Seventy Three Forty Seven made a face thinking at his bad luck.
He started from the junction again and walked northwards. He walked and stopped for a few moments and walked again; then stopped to gather his breathe.
He was getting angry.
He clapped and stopped all the taxis that passed by. Every driver had a valid licence. In a car which could take five, only three were travelling and in a car licenced to carry four, only one was going.
He thought this country does not need a policeman anymore.
He wondered if he could catch hold of porters and threaten them with something. But no one was to be seen. Everyone had gone to watch the new movie which was released today.
‘Donkeys are wasting their money in a cinema,’ he thought to himself.
It was time when Arrack (booze) will be sold in the cold drink shop. Prohibition was in place in the town; he could complete his target there and celebrate the birthday grandly. He walked towards the shop only to find it locked.
‘May be his grandmother gave birth! One should run the shop responsibly!’ he thought bitterly.
From a side street, a horse-cart turned to the main road. The coach driver was a small boy. He had not even spouted a moustache. But even he a had the lamp lit brightly!
The cart neared him.
“Hai, stop the cart.”
The cart stopped.
“Where is your father?”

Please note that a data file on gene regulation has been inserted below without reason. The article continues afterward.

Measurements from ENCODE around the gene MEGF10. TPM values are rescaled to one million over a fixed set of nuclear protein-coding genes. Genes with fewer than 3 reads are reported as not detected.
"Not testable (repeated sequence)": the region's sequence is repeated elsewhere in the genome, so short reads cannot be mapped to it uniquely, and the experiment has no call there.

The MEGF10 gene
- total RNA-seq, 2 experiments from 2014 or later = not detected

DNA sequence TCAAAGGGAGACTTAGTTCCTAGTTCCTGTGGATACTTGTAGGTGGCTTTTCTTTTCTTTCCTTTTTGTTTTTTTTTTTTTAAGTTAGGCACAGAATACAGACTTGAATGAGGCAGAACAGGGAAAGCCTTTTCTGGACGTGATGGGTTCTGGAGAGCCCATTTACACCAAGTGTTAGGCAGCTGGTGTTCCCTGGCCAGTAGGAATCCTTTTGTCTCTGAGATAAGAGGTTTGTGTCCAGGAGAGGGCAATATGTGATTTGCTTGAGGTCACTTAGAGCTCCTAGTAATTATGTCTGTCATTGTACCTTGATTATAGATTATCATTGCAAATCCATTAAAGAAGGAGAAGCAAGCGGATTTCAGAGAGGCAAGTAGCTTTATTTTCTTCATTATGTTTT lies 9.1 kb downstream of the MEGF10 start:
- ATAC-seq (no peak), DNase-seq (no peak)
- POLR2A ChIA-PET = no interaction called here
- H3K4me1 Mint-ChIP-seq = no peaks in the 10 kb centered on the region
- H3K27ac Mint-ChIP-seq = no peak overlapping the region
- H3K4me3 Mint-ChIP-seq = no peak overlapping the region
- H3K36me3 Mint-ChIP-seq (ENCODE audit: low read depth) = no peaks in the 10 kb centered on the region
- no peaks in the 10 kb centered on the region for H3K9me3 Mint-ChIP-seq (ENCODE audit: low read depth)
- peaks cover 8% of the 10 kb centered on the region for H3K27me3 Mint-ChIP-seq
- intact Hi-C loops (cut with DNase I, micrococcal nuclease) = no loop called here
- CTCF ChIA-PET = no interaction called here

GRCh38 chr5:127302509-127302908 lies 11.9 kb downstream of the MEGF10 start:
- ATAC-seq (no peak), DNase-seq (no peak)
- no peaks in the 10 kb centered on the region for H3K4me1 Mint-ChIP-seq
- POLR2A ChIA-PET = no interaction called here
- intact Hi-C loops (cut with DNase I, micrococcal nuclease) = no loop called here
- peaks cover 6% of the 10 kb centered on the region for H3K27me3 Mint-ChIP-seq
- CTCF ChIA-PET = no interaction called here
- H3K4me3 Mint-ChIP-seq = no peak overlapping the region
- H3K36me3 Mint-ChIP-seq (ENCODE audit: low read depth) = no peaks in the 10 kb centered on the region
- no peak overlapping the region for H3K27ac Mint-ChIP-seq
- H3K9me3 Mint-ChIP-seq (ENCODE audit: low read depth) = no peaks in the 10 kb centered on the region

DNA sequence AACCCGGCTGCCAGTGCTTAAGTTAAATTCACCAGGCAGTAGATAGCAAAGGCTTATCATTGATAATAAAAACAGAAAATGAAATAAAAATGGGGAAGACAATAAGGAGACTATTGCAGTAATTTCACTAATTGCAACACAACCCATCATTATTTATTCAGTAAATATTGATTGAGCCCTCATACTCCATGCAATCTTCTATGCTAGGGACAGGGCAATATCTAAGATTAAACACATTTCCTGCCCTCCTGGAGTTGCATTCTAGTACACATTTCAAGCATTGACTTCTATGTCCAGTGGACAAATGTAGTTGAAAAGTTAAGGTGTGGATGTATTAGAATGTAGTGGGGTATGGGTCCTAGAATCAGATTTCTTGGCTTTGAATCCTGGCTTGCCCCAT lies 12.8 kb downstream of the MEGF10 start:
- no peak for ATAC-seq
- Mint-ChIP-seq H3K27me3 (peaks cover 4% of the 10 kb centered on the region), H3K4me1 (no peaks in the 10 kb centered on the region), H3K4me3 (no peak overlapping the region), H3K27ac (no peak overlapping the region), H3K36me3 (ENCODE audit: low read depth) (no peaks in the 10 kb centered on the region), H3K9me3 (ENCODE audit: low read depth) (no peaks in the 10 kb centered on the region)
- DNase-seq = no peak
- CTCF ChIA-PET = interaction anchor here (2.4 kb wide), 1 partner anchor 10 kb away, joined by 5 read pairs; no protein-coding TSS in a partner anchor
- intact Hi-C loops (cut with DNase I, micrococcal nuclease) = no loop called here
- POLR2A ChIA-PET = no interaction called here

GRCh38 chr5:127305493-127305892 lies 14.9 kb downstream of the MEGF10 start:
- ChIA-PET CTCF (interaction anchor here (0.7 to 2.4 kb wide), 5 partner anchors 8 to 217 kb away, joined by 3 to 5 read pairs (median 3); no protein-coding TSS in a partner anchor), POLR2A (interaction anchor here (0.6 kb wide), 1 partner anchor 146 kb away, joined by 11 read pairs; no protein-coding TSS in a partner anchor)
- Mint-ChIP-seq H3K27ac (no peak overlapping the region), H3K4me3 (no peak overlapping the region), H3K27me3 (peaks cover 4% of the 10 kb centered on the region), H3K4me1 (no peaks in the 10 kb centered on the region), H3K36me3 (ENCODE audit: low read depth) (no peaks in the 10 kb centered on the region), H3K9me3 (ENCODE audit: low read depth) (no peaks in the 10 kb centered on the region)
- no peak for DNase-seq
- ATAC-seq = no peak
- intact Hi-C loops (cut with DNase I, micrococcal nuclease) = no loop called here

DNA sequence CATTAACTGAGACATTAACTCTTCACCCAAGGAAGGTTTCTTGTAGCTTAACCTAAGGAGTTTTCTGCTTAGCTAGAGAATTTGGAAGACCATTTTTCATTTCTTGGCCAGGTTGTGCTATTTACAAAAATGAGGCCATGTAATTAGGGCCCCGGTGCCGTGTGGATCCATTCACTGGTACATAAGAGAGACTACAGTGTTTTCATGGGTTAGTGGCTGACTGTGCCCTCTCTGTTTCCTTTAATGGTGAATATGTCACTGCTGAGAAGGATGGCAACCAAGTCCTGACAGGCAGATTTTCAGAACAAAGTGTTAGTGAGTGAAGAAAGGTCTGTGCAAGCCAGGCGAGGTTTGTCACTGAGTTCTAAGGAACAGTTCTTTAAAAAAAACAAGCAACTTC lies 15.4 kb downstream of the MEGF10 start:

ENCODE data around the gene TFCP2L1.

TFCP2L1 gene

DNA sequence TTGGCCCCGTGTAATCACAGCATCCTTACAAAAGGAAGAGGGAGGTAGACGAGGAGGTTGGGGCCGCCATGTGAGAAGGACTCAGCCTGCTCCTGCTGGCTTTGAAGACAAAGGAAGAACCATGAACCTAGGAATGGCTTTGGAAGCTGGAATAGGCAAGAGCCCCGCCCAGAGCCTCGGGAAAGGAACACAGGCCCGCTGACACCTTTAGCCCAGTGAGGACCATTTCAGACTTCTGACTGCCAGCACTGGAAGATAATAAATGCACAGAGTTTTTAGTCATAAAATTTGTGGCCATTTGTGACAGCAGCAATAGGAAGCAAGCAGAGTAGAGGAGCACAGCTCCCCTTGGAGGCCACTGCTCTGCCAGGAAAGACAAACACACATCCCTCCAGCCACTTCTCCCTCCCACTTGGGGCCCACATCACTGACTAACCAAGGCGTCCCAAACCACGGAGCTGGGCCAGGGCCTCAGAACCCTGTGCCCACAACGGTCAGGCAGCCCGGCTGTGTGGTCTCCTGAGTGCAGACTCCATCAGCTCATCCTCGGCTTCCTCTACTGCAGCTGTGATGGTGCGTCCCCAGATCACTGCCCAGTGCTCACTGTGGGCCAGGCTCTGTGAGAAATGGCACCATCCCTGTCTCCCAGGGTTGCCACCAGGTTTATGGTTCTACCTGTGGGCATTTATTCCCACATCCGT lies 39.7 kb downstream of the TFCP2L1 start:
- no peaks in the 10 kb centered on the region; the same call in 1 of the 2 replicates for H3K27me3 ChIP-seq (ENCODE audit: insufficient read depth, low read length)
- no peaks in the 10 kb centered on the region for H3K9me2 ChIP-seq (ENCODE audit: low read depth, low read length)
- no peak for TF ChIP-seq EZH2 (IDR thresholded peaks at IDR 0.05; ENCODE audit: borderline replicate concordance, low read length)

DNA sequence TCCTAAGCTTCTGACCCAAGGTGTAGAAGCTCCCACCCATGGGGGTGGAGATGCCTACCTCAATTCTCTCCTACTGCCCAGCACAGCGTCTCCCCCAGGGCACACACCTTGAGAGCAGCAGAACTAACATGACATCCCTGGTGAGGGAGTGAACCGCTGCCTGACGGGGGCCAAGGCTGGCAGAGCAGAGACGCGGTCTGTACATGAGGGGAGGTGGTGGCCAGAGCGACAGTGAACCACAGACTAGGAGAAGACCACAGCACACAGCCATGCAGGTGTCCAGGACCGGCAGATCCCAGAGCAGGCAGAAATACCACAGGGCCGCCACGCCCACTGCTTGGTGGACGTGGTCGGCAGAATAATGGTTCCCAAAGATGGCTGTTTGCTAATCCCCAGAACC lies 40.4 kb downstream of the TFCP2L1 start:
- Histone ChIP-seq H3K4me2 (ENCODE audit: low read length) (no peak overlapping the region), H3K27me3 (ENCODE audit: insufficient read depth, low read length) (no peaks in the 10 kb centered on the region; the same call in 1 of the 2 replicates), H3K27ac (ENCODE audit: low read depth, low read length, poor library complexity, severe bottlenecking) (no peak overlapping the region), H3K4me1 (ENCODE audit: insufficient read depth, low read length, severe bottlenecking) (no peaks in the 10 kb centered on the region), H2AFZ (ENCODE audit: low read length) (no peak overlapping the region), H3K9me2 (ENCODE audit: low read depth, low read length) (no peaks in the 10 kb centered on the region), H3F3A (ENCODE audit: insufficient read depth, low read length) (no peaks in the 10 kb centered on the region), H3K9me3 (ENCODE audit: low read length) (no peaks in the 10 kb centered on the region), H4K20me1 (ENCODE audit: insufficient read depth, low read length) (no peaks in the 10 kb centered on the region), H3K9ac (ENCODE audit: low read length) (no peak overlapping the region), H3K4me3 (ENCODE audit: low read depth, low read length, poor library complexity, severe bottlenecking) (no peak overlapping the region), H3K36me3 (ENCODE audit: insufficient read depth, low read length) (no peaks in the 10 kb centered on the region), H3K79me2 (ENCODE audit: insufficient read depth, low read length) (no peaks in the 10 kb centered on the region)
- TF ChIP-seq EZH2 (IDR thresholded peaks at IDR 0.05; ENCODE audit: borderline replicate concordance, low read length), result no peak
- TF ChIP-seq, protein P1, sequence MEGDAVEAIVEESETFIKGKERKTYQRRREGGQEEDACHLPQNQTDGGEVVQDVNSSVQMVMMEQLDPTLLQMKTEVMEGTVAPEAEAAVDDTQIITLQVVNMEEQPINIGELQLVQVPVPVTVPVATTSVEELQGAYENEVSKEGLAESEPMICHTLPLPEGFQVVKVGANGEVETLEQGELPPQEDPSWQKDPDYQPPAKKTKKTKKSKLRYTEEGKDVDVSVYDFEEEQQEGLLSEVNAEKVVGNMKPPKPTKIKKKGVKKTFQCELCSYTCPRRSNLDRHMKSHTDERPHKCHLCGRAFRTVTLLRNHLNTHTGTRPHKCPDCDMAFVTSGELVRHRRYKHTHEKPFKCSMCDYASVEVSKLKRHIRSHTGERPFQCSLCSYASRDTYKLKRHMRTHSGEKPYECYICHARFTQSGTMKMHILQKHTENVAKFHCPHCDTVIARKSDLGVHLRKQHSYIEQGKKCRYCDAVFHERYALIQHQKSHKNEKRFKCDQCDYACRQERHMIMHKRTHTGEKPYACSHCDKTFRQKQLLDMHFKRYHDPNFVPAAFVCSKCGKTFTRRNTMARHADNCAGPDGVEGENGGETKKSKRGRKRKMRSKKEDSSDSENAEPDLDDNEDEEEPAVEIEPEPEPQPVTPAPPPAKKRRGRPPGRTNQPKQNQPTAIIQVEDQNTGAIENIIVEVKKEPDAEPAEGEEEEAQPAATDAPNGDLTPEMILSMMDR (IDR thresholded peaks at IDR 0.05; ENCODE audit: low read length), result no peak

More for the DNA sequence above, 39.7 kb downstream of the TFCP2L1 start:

“He has not come.”
“Give eight ana” (half rupee)
“Give me eight ana”
“I don’t have even one ana.”
“I won’t ask again. Give eight ana.”
“Look here!” the boy removed his dhoti and showed him.
“Look at your face. Run fast! Look at your cart. No human being will get into this!” shouted Seventy Three Forty Seven.
The cart moved.
He walked towards the post office. There was a convenience store opposite to post office. He sat on a bench outside the shop. He removed his hat and put it on his lap. His head was wet with sweat. When he wiped his head with his hand, it became wet. He could not bear the irritation. He dried his hands by wiping them on his trousers. He looked at east and west and looked at the post office.
He saw a thickset man walking towards the post office. He thought he has seen the person. ‘Is he the Krishnan temple priest?’
The priest walked towards the post box. Seventy Three Forty Seven looked at him intently, stood up and followed the priest. He was carrying a long envelop. He was nearing the post box.
The priest turned back.
“Wait. I will post this and come.”
“Come before posting the letter.”
The priest was stunned for a moment.
“Hey come here!” he shouted at the priest.